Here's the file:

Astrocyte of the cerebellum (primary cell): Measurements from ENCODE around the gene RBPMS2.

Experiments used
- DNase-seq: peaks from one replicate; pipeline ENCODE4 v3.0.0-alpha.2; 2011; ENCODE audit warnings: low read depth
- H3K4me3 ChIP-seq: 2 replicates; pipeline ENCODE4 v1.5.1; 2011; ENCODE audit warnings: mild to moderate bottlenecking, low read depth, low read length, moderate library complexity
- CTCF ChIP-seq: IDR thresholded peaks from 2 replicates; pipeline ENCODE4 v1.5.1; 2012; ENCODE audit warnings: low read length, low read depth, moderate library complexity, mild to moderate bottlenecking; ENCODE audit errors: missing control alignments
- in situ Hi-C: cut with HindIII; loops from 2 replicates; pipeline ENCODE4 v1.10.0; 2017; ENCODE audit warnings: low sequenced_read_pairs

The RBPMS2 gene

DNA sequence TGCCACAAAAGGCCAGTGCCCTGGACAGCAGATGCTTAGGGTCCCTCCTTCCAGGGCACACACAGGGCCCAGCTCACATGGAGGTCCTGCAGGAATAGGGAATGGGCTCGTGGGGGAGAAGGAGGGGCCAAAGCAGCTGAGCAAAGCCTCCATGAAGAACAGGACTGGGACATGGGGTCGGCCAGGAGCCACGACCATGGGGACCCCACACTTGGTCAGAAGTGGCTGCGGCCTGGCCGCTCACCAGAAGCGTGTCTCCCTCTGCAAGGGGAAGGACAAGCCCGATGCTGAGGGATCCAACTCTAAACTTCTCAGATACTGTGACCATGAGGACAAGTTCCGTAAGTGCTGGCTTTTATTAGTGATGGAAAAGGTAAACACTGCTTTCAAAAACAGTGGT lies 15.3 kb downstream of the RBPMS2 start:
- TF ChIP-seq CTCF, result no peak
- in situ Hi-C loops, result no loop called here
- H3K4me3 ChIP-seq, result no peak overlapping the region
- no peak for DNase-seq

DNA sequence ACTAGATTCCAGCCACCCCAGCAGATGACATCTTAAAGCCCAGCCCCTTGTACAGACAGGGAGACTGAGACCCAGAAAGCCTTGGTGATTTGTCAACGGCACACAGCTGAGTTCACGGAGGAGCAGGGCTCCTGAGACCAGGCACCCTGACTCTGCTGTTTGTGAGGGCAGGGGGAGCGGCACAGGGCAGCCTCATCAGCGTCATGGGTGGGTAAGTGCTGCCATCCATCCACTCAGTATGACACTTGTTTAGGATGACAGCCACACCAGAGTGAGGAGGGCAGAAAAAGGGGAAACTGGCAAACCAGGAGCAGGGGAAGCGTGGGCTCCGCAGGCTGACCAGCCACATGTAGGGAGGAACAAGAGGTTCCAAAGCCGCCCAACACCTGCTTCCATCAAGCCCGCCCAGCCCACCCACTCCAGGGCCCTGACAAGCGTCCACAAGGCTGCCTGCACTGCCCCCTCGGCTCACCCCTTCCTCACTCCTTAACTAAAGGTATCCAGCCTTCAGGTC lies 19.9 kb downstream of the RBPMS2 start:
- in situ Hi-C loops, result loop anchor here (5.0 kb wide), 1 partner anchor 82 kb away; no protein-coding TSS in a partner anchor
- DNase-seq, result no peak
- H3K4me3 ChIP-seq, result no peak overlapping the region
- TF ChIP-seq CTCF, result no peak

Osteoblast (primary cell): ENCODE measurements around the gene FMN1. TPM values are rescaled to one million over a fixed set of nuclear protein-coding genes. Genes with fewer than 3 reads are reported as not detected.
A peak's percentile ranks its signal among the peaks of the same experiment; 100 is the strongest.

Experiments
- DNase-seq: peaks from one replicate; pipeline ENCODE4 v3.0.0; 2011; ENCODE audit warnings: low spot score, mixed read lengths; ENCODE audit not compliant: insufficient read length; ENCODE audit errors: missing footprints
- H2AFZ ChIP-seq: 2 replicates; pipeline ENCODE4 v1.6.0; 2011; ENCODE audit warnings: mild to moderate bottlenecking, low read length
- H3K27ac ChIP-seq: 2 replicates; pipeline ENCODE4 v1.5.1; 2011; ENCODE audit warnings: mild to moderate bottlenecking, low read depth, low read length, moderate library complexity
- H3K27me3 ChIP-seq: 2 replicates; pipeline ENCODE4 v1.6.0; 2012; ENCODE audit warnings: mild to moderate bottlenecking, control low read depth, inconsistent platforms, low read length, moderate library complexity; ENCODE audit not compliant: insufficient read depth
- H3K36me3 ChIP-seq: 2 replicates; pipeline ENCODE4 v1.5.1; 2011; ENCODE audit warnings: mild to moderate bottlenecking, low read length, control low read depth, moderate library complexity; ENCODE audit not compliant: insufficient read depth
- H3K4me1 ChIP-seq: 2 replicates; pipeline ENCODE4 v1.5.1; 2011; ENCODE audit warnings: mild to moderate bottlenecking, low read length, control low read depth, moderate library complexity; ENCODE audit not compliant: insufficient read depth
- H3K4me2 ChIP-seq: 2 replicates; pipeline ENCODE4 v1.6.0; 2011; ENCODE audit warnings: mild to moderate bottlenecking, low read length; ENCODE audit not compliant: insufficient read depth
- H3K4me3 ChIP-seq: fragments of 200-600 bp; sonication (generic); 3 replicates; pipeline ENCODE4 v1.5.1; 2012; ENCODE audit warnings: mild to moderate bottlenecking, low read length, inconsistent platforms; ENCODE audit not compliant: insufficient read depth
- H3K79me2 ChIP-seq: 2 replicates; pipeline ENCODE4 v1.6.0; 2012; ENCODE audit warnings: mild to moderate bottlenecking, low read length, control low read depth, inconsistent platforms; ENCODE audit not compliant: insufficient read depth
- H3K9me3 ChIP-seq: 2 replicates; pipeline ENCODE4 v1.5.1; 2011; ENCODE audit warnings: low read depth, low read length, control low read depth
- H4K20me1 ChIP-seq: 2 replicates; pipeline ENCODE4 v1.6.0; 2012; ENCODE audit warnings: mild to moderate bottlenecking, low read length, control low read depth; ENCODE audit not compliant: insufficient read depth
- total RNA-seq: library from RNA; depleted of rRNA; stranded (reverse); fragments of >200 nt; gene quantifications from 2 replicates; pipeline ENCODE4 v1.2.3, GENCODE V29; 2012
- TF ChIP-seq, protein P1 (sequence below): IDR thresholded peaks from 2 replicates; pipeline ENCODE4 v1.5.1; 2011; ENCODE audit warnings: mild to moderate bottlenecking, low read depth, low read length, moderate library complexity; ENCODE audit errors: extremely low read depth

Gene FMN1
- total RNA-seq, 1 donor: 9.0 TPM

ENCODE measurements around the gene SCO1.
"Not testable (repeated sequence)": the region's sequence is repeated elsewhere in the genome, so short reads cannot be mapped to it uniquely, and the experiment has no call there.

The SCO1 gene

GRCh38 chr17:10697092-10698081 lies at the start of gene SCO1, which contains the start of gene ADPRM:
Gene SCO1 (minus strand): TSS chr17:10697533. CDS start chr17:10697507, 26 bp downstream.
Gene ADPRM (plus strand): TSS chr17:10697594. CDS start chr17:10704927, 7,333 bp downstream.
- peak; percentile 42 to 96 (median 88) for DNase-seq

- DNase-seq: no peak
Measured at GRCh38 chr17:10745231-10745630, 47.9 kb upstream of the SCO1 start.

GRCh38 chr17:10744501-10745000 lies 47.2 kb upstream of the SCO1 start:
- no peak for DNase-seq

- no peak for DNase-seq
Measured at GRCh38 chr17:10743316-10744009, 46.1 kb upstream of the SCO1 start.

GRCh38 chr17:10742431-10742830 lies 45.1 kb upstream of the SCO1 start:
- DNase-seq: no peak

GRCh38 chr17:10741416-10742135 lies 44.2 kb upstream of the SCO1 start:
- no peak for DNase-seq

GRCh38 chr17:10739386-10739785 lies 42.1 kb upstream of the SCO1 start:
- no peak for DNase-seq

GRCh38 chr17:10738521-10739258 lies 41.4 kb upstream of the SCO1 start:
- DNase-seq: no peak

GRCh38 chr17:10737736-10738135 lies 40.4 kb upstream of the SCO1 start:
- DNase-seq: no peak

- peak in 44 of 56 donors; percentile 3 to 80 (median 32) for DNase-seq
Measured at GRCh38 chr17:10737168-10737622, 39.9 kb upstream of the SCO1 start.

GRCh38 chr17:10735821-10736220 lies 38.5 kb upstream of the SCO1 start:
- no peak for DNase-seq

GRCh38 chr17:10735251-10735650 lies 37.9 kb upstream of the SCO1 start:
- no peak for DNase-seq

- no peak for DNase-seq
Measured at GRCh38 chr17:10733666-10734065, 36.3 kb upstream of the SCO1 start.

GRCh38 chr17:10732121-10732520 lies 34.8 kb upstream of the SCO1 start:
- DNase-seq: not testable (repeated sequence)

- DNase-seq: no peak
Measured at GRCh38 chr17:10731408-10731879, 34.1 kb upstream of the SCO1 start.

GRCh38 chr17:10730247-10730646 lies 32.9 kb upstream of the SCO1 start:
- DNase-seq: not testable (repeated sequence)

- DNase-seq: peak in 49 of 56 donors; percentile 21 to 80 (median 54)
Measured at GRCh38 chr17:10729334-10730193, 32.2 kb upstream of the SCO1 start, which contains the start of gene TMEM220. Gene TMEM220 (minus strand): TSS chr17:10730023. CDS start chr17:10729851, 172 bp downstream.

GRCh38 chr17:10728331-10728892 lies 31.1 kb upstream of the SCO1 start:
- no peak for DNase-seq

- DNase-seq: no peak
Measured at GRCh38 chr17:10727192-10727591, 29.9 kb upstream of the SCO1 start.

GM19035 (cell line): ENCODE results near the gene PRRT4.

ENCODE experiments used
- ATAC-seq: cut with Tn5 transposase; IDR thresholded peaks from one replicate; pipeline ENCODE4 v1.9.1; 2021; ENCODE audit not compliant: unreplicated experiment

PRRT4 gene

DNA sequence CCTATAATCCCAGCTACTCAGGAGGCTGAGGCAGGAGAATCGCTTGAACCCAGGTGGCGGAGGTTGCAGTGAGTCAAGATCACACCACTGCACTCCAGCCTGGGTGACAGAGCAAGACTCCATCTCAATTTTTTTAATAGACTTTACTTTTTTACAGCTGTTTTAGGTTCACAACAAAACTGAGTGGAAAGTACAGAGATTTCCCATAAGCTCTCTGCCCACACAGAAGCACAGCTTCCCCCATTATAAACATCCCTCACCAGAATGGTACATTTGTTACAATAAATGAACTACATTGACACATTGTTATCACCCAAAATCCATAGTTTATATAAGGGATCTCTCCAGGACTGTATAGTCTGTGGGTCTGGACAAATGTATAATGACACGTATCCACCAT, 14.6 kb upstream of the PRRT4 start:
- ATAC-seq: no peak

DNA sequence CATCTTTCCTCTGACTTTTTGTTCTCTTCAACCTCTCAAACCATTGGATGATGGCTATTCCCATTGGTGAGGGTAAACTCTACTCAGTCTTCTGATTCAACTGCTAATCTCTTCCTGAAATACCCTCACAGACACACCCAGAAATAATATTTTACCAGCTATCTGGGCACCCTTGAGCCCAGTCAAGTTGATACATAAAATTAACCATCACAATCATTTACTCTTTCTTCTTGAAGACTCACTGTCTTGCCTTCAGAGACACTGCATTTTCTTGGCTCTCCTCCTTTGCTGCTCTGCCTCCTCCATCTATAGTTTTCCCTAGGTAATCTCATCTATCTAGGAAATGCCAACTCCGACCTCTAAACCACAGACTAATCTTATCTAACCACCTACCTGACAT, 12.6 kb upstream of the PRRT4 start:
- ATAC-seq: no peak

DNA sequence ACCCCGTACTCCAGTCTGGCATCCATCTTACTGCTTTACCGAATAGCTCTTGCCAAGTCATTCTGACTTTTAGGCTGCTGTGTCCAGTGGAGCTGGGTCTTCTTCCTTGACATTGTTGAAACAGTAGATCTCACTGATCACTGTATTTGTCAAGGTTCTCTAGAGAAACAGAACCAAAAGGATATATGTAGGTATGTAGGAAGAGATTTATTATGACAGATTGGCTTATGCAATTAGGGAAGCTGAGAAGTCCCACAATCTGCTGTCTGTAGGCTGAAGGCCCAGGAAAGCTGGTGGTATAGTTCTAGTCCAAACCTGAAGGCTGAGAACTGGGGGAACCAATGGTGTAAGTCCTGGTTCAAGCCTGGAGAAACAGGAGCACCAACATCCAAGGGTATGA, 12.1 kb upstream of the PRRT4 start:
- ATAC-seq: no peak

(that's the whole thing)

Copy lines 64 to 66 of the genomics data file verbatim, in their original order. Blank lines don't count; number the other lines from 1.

- no peak for DNase-seq

- no peak for DNase-seq
Measured at GRCh38 chr17:10733666-10734065, 36.3 kb upstream of the SCO1 start.